City Of Chicago Raises Minimum Wage to $10
More than 200,000 Workers Across Chicago Receive a Raise Today; This is the First Step in Raising the Minimum Wage to $13 Per Hour
Mayor Rahm Emanuel today marked the increase in the local minimum wage to $10 per hour, the first raise for Chicago workers since 2010. An increase of the tipped minimum wage to $5.45 is also in effect. In December 2014, City Council passed the Mayor’s ordinance to raise the minimum wage for all Chicago workers to $13 per hour by 2019. The ordinance, which can be found here, raises the minimum wage in steps, starting with the increase to $10 on July 1, 2015.
“Today, more than 200,000 workers in the City of Chicago will receive a much needed raise, an essential step in making sure that hard work pays off for all of our residents,” said Mayor Emanuel. “If you work hard in the City of Chicago, you should be able to afford to live here and raise your children here.”
The minimum wage increases to $10.50 in 2016, $11 in 2017, $12 in 2018, and to a final minimum wage of $13 by 2019. Over five years, it will increase the earnings for approximately 410,000 Chicago workers, inject $860 million into the local economy, and lift 70,000 workers out of poverty.
To ensure that workers know about their rights in the workplace, the City of Chicago Department of Business Affairs and Consumer Protection (BACP) has made available on their website the promulgated regulations and other informational materials, including a Notice to Employers and Employees, which business owners are required to display at their business. Informational materials will be available to business owners and workers in English, Spanish, Polish, Mandarin Chinese and Korean.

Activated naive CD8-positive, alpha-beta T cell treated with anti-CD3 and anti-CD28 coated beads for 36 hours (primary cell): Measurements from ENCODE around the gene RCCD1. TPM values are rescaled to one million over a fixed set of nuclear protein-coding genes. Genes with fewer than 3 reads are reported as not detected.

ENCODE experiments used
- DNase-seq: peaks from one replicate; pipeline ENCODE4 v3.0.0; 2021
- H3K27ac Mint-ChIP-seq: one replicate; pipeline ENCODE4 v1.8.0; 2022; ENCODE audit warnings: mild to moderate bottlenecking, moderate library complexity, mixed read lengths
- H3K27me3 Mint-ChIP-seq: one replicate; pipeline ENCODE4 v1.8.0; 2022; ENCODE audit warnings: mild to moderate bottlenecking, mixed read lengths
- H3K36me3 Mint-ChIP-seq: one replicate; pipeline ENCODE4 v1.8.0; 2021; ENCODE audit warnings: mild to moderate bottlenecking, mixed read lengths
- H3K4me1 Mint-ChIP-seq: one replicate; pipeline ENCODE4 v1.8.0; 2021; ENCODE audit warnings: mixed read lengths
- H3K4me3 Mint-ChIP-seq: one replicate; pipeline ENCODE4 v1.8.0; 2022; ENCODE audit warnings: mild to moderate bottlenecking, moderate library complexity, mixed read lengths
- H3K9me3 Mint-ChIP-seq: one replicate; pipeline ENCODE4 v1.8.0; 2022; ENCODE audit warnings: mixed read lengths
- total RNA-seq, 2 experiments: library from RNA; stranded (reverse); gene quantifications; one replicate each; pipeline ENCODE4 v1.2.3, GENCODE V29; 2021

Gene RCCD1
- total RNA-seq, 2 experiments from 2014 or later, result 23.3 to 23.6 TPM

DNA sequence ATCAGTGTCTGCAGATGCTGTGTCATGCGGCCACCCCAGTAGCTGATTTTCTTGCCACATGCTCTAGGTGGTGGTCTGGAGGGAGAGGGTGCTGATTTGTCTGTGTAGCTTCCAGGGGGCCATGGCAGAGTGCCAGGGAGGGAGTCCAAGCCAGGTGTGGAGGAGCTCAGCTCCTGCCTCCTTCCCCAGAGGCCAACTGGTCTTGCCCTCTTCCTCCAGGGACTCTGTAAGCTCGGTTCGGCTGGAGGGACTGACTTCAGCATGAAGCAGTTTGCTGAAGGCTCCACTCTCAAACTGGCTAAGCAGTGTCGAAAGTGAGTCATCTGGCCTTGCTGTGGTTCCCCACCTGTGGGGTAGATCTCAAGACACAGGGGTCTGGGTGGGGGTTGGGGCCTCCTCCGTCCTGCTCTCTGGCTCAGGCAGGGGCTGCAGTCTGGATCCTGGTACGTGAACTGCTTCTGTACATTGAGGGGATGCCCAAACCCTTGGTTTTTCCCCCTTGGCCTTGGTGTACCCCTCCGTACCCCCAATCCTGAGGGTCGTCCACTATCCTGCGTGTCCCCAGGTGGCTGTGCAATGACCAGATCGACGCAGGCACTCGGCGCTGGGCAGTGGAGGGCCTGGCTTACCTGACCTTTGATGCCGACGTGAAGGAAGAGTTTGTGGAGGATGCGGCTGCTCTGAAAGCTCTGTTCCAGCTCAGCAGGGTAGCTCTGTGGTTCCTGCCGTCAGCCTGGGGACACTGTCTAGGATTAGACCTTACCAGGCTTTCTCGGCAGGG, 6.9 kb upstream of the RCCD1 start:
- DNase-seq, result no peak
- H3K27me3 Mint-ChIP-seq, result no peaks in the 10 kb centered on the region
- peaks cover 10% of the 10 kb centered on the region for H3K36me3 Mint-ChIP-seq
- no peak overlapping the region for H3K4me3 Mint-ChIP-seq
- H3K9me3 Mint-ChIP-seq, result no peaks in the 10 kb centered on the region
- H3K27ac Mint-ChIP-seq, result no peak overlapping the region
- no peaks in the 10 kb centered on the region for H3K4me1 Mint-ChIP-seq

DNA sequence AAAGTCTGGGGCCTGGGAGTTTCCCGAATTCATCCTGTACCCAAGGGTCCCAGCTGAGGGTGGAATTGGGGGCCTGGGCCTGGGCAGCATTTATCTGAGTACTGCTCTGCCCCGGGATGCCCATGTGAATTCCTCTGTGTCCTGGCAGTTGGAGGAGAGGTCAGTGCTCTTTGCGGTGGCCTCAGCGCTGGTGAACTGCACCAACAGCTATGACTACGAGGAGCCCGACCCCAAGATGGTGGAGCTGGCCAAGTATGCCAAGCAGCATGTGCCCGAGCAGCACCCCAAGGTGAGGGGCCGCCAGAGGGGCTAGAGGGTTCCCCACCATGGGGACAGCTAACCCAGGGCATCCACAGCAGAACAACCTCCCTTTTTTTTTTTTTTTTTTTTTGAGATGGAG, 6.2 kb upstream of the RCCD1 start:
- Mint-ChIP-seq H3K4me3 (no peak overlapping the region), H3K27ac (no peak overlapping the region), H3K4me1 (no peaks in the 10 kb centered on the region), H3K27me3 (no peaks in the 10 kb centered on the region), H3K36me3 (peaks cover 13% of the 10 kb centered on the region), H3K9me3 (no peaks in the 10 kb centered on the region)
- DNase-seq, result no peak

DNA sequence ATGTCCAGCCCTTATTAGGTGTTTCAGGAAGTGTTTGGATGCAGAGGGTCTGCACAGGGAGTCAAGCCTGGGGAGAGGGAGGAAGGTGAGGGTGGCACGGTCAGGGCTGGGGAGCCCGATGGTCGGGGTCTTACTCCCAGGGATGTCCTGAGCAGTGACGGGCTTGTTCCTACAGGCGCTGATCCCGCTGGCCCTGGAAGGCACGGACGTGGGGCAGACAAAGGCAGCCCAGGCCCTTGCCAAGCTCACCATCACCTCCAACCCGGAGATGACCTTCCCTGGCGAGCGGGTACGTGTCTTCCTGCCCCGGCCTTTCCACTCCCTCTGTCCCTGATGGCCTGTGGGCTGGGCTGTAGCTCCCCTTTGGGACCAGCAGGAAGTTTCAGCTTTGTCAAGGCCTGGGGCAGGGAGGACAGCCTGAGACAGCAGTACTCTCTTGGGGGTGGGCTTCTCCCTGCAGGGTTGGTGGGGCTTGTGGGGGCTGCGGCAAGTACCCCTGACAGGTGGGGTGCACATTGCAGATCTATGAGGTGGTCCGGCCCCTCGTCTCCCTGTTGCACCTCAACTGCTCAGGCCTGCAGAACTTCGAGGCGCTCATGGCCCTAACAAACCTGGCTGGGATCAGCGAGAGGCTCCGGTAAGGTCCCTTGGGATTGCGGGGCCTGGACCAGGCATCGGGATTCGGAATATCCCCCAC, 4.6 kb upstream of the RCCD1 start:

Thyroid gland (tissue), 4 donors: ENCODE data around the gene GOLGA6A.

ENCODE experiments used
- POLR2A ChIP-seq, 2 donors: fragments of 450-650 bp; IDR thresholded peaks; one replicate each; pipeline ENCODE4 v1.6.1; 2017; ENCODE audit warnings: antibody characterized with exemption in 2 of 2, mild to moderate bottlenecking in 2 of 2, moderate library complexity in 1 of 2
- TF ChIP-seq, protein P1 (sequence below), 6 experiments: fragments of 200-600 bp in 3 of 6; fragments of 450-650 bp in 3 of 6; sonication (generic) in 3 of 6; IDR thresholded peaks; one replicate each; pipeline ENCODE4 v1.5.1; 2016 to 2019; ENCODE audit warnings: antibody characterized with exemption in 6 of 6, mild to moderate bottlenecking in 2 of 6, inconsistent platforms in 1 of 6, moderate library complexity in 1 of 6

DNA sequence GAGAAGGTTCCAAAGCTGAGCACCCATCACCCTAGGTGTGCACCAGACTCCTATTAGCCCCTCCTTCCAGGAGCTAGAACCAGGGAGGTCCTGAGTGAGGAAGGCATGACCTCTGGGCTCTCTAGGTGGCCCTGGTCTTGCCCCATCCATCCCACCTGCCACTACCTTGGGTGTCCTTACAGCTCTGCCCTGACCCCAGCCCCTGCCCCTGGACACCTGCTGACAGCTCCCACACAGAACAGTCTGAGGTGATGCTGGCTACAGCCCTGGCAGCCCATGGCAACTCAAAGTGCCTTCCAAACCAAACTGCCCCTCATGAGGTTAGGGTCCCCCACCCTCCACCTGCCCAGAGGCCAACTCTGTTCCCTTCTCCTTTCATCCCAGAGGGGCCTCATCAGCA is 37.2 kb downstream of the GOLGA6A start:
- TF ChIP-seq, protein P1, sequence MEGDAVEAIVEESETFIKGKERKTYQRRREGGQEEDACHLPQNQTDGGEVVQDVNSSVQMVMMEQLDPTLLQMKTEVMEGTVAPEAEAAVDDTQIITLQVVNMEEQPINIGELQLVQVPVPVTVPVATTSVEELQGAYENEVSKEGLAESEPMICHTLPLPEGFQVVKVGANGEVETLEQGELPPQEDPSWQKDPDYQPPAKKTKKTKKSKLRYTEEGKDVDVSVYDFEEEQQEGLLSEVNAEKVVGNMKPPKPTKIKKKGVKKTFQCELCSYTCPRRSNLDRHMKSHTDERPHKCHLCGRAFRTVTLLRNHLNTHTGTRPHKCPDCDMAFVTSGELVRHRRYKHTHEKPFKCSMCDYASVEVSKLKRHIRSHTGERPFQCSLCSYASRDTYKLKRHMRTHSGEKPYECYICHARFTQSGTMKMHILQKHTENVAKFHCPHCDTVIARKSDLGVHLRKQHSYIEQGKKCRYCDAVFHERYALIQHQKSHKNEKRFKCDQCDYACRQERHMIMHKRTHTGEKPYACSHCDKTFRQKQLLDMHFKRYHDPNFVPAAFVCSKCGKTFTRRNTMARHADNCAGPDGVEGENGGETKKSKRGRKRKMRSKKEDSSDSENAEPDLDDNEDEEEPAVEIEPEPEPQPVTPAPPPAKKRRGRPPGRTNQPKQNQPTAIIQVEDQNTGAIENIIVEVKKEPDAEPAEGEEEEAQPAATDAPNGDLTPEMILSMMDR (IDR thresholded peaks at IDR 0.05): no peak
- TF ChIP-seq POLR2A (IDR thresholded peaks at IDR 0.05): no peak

BACP will hold a workshop for business owners to learn more about the increase in the city’s minimum wage on Wednesday, July 8 from 3:00PM to 4:30PM at City Hall, 121 North LaSalle Street, Room 805. The United States Department of Labor will also be on hand to answer questions regarding the federal minimum wage and overtime.
Throughout his career, Mayor Emanuel has fought for working families to ensure that everyone has a fair shot at the middle class, helping to pass the last two federal minimum wage increases. As chairman of the Democratic Congressional Campaign Committee during the 2006 elections, then-Congressman Emanuel made a federal minimum wage increase part of the Democrats’ “100-hour Plan” of legislation to be enacted within the first 100 hours of a Democratic Congress. As Democratic Caucus Chairman in the 110th Congress, Mayor Emanuel worked with Speaker Nancy Pelosi to pass the Fair Minimum Wage Act of 2007 out of the House within the first week of the new Democratic majority. This bill increased the minimum wage by 40 percent, from $5.15 to $7.25 per hour, the first increase in more than a decade.